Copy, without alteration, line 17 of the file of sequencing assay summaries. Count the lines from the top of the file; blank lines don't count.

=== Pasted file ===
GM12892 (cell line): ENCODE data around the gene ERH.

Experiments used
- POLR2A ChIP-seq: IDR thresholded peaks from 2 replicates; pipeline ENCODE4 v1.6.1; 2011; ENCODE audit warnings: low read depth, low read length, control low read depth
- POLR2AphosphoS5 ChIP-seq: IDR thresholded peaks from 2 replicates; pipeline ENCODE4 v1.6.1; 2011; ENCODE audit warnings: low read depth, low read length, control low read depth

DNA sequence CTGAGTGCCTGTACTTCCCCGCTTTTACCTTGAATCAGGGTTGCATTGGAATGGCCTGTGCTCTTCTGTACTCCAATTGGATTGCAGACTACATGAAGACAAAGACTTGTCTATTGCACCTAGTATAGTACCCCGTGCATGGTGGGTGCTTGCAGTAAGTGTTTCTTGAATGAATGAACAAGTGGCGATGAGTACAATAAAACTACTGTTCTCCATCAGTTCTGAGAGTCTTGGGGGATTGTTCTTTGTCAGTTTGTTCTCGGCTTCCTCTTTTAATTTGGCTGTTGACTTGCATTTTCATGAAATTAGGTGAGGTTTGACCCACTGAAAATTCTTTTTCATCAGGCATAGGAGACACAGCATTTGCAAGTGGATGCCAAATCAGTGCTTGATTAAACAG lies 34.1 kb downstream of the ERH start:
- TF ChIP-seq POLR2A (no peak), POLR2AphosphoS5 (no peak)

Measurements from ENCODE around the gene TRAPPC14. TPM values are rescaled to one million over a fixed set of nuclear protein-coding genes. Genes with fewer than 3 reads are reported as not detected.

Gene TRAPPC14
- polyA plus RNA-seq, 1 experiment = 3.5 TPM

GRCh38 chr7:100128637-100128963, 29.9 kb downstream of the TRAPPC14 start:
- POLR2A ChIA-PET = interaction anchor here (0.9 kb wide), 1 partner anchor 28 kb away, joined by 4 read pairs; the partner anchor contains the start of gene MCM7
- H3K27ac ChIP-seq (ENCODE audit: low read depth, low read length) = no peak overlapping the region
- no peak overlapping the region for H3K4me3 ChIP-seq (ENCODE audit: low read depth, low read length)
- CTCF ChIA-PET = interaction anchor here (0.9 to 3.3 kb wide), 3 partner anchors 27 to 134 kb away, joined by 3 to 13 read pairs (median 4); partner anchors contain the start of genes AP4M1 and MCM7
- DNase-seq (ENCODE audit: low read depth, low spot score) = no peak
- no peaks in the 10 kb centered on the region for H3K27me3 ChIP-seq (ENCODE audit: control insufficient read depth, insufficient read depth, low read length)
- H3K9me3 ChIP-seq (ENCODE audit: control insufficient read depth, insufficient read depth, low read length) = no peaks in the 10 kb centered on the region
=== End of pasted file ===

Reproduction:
- H3K9me3 ChIP-seq (ENCODE audit: control insufficient read depth, insufficient read depth, low read length) = no peaks in the 10 kb centered on the region